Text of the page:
24 hours / 18,000 breaths / No Napping
Written by: Caitlind r.c. Brown // @incandescentcloud
We’ve been wandering around the city on foot, wide-eyed and slightly mad with jet-lag, looking for adventures or all-night grocery stores. A light rain falls. We follow the pattern of WALK lights, passing almost no one – although, remarkably, the few people we do pass are all visibly sober, all in groups of two, all in deep conversation, and mostly women (which says something about Calgary). Without thinking, we aim for the test plot near the river – the giant rectangle of midnight grey concrete we’ve been marking with metal disks for a new public artwork. We peer through construction fencing, topped with glimmering caged lights (each a captured globe of incandescence – hold outs through the LED revolution) and see almost nothing. The 8 am – 4 pm world is sleeping. It’s time we go home and try to do the same.
We’re re-watching Stranger Things, one episode at a time, and eating all the forgotten food in the house: the back-of-cupboards cans of dolmatas, pickled things that never seem to go bad (despite years in the refrigerator), and less-than-advisable combinations of feta cheese and canned tuna on stale chips stolen from our roommate. We’re still awake, but fading. The rapid shift from southern to northern hemisphere is chewing at our consciousness. We manage to stop, mid-way through the last episode, and aim ourselves upwards, towards our unmade bed, to find temporary comfort in blackness.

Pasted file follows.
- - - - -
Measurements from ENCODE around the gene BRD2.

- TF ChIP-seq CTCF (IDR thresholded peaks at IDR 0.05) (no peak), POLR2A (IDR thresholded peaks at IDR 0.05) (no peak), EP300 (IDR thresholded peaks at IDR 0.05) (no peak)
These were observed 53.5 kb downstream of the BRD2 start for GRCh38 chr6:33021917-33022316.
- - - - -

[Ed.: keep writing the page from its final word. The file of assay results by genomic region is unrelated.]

Fitful sleeping, tossing and turning, watching the sun pull colour back into the sky between short gaps of non-remembering, subconscious cocooning.
We’re onsite at the test plot, watching two men in safety vests, hard hats, and steel toed boots hammer-drilling circular holes into the concrete. We too are wearing fluorescent vests – feeling slightly uncomfortable in this garb, this costume of skilled labour and legislated safety – although I’ve rebelled gently against the unspoken masculinity of the environment with my polka-dotted dress.
We’re drinking our second coffee of the morning and discussing chipping – concrete chipping, the threshold of necessary perfection in public art, and spaces for compromise. So much of our current art practice is a patchwork of compromises. Compromise is a necessity of working in public space, of occupying public psyche. We’re almost dulled towards it now. In moments of frustration, we daydream about paper and cardboard, plastic bags and water balloons, booby-traps and hidden passageways. After next year, we plan to re-evaluate… but we’ll wait until the avalanche passes. We’re chipping away too – one project at a time – towards god knows what. And we’re hoping this process isn’t chipping away at us.
We have a moment at home, and we’re madly scrambling to catch up on emails between meetings #workinghardforthemoney. The wonderful thing about working for yourself is that you can sit on the back deck, sunning yourself, while having a panic attack. How can one week without the internet possibly lead to such mayhem? Good problems to have, yes, but a perfect way to wreck an otherwise pleasant afternoon. Being self-employed usually means you can arrange for a nap at almost any moment. Just not now.